Nicolette Harris, DAT, LAT, ATC, CSCS

It was not until after completing my undergraduate education that I was exposed to the field of athletic training. After 2 failed attempts at acceptance to doctor of physical therapy programs, a physical therapist recommended I consider athletic training. Until that time, I had never encountered an AT, and after reading more about ATs and their scope of practice, I immediately applied to a professional master’s degree program.

Coming from an undergraduate institution rich in diversity, I was thankful that my professional program offered a classroom of peers who mirrored the cultural diversity to which I had been accustomed. However, although that diversity was represented in the classroom, it did not take much time to notice that it was lacking in our profession. There were no Black role models for me. Attending a diverse program in a diverse geographic area still did not lend itself to exposing me to a single Black professor, preceptor, or other role model in athletic training. Looking back, I did not know how much I needed that representation. Athletic training educators often fail to recognize and understand the imposter syndrome that high-performing Black students may feel during their educational programs. These intrusive thoughts limit their critical thinking, their participation, their collaboration, and ultimately their initiative to pursue some opportunities. Likewise, the overall lack of representation that occurs across professional education limits BIPOC students’ access to needed mentorship, networking opportunities, and resources for career advancement.

Perhaps ironically, my first position as a certified AT was at a historically Black high school. Being surrounded by Black students, most with social factors that significantly challenged their academic achievement, I started to understand the critical need for both role models and inclusive teaching practices. This only reinforced a drive for the DEIA work so desperately needed in our profession. However, it has been challenging pursuing and engaging in this domain. As in practice and education, Black role models are scarce in the research world. Although they do exist, many of these individuals conduct research in the clinical space. Forging a research line rooted in DEIA is at times an uphill battle. Whether overtly or implicitly, DEIA research is undervalued, overlooked, and often marginalized compared with other topics. Today, educational policy changes have added an additional layer of unspoken taboo around this work. Thus, it feels like there is a bit of a target on your back. The intersectionality of being a Black female who conducts scholarship in DEIA risks professional exclusion and challenges to career progression. This weight has, without question, negatively affected my psychological well-being, and dealing with these challenges while striving for excellence leads to stress, burnout, and sometimes even dissatisfaction with my career.

On the bright side, I do not think that my efforts are in vain. Over the last decade in this profession, I have seen noticeable changes in our profession—changes that make all avenues, including teaching, learning, practice, service, and research, more inclusive for Black women. More role models exist in all these avenues. Athletic training curricula are more inclusive than ever and incorporate research that represents diverse culture, history, and experiences. Specifically, more opportunities exist to help nurture young professionals’ research interests and abilities. Perhaps most importantly, there is more emphasis on the value of Black women and on diversity research as meaningful and worthy research in our profession.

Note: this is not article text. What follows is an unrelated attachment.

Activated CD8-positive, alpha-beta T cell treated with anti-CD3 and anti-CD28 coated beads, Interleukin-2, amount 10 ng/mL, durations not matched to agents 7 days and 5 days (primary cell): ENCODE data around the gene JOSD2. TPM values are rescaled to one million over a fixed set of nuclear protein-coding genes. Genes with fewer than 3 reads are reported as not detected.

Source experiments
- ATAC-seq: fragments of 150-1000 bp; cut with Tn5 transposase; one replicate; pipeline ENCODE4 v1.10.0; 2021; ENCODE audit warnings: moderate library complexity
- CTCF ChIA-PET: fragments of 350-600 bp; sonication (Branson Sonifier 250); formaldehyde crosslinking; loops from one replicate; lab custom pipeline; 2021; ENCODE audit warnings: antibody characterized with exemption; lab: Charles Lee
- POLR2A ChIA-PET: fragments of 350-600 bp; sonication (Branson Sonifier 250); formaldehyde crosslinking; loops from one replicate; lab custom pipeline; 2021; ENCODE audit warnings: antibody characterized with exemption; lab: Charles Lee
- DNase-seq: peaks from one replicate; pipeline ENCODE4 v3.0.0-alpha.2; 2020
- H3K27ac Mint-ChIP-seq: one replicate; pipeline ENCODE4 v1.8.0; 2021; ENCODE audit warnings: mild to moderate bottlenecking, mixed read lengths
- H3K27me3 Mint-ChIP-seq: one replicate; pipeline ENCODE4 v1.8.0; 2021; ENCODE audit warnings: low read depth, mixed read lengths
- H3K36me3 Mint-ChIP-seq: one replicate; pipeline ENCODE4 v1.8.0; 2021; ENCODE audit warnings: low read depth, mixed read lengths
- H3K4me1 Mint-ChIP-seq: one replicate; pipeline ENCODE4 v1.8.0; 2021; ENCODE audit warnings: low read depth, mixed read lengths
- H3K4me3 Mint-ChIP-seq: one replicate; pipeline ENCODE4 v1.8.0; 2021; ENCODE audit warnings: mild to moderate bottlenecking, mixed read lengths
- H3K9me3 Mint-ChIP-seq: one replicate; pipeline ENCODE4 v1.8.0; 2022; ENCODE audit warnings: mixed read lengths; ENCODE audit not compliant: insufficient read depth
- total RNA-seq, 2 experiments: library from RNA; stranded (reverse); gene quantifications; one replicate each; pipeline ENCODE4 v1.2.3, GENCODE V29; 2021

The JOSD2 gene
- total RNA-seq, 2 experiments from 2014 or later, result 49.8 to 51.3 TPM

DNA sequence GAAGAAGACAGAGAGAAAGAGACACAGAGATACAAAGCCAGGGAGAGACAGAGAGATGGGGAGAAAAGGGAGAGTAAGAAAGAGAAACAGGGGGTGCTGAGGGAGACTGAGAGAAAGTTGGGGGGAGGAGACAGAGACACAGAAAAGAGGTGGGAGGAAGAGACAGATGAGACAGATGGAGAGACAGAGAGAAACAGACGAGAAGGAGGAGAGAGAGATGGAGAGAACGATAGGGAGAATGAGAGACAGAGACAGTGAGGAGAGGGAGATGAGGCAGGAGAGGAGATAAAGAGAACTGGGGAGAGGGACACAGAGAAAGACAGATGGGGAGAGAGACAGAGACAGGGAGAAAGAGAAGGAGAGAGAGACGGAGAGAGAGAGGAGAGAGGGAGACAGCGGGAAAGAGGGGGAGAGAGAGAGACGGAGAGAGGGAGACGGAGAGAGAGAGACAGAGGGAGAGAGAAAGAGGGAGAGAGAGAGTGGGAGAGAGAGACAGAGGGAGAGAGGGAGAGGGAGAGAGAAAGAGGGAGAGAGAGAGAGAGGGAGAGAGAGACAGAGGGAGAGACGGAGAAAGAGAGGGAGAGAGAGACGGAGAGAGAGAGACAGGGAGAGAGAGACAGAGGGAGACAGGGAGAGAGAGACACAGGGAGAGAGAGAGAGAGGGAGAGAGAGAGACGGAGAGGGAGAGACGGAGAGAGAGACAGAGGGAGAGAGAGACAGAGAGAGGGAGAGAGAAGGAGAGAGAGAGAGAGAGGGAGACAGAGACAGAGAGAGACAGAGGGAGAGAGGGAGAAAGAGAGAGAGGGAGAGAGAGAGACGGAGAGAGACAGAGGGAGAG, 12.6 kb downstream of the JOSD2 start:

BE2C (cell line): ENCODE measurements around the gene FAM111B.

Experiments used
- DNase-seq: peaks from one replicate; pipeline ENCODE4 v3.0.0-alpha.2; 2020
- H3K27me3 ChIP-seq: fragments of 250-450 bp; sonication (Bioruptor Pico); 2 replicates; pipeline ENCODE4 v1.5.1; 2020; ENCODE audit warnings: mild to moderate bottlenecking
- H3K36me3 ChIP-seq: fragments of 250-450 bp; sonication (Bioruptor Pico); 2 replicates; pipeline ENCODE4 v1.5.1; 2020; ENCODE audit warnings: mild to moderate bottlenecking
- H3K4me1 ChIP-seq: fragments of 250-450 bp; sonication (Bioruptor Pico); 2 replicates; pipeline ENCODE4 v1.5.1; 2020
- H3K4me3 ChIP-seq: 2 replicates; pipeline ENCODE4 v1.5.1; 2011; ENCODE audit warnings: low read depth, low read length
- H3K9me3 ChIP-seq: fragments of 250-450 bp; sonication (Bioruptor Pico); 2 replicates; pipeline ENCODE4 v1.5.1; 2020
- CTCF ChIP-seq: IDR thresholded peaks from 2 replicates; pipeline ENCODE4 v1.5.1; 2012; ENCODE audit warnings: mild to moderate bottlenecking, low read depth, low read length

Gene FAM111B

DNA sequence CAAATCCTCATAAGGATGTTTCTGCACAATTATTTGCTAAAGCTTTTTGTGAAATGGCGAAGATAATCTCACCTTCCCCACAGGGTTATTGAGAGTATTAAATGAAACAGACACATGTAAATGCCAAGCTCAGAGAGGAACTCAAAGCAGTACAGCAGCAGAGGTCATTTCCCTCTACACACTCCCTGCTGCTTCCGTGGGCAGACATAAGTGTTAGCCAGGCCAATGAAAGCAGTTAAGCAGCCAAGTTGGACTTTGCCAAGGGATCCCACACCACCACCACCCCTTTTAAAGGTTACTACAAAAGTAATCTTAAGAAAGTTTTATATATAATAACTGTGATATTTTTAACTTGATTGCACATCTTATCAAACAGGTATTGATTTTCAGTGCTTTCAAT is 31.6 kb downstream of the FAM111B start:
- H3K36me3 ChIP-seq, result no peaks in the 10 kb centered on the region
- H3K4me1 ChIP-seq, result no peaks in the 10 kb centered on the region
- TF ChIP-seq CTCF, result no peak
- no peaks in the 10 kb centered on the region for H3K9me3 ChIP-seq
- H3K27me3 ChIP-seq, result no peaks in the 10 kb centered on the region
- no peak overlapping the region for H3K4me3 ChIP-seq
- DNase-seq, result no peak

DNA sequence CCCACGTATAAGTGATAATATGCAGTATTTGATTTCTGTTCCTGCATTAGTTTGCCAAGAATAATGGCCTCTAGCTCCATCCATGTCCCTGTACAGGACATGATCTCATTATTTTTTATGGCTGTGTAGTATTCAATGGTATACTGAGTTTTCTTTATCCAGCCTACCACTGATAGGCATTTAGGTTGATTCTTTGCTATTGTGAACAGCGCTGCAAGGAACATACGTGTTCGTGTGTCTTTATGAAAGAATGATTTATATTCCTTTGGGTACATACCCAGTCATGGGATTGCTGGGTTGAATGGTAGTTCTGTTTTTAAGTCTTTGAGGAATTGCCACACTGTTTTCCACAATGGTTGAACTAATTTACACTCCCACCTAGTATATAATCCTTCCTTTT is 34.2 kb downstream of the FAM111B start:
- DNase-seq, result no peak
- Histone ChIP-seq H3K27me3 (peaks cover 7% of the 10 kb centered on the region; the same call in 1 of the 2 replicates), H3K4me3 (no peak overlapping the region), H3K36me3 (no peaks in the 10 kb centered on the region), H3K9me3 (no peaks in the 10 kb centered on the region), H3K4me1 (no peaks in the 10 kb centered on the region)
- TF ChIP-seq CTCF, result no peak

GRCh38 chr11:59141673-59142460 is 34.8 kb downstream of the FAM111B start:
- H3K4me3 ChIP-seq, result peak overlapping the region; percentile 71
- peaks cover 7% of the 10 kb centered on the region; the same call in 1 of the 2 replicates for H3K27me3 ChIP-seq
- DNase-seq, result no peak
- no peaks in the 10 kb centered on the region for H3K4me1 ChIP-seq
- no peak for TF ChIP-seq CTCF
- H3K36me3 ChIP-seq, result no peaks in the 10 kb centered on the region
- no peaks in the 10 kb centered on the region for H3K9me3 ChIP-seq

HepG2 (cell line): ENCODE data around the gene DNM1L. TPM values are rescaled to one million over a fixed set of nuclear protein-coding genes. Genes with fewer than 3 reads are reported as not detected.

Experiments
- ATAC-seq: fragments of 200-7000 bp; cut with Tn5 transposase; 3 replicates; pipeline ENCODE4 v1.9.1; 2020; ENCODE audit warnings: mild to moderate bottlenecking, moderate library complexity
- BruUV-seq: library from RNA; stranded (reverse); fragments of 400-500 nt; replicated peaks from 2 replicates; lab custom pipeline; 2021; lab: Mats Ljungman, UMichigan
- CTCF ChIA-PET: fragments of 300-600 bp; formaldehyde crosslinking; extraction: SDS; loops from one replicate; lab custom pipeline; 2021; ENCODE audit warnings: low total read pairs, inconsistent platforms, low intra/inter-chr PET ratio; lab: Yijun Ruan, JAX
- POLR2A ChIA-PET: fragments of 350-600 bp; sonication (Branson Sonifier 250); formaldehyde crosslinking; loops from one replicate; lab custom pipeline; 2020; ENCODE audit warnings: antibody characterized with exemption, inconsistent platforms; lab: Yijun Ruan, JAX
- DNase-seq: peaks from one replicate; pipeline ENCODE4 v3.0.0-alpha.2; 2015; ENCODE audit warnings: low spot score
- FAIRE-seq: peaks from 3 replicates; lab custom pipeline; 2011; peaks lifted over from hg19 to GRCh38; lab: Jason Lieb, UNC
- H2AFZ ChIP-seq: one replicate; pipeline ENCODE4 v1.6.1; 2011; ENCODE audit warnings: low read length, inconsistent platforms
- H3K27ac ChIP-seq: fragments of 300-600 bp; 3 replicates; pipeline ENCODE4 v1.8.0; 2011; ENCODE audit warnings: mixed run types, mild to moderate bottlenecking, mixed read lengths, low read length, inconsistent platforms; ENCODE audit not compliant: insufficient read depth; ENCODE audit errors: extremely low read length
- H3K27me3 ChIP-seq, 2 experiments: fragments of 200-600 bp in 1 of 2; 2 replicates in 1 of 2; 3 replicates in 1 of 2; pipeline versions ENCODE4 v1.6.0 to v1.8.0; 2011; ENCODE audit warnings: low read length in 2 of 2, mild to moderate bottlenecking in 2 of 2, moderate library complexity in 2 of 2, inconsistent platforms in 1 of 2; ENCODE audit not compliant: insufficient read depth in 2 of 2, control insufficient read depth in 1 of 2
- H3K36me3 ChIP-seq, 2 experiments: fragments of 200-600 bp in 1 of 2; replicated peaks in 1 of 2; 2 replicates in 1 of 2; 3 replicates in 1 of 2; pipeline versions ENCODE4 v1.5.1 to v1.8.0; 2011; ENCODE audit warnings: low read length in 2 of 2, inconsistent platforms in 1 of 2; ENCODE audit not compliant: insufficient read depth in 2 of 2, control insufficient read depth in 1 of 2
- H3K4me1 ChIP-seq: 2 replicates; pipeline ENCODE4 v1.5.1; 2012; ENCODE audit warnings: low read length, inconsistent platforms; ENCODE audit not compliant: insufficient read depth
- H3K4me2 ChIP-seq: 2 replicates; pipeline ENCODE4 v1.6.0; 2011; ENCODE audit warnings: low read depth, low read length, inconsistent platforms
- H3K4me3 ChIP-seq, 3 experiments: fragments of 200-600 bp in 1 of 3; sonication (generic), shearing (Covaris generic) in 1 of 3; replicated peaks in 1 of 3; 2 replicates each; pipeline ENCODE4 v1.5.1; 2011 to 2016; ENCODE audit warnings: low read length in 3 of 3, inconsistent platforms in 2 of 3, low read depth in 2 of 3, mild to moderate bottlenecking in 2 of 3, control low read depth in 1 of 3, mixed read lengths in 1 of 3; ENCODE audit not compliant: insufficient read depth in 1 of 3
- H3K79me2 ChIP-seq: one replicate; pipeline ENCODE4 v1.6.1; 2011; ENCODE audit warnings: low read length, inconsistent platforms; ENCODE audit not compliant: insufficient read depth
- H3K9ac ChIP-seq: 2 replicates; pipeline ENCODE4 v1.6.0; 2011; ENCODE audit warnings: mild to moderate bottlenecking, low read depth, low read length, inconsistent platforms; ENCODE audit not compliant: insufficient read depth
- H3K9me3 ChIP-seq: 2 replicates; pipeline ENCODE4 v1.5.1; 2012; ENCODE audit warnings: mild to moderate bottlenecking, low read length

Overlap between our experiences is evident in our personal stories. Both of our stories highlight (1) dealing with imposter syndrome and (2) a lack of representation of ATs and researchers of color in athletic training. Unfortunately, these experiences are not unique and are most likely similar to many of the stories of BIPOC athletic training researchers. Regarding imposter syndrome in Black professionals specifically, it has been suggested that Black professionals may experience imposter syndrome in the workplace due to the following concerns: (1) lack of representation in senior leadership roles, (2) prejudicial attitudes (ie, experiencing microaggression and racial prejudice in the working environment), (3) performance expectations (ie, feeling the need to work harder than White counterparts to advance in their career), (4) lack of support (ie, limited access to managers, primary investigators [PIs], and department chairs and reduced support for professional development), and (5) unwelcoming workplace environments (ie, existing in a workplace or laboratory culture with dominant White identities).4  Addressing these concerns in athletic training research is critically needed.

Furthermore, as described in our personal experiences and as discussed as a possible reason for the development of imposter syndrome in BIPOC individuals, we are acutely aware of the lack of representation in athletic training research. Consequently, we aim to provide recommendations designed to maintain people of color in athletic training research that must be applied by all members of the athletic training research community. It is not enough for the few BIPOC athletic training researchers to be intentional in the recruitment and retention process. Therefore, we call upon our White counterparts for their allyship and increased intentionality in recruiting and retaining athletic training researchers of color. In the absence of this allyship and concerted effort for recruitment and retention, our representation will continue to remain stagnant in the athletic training profession.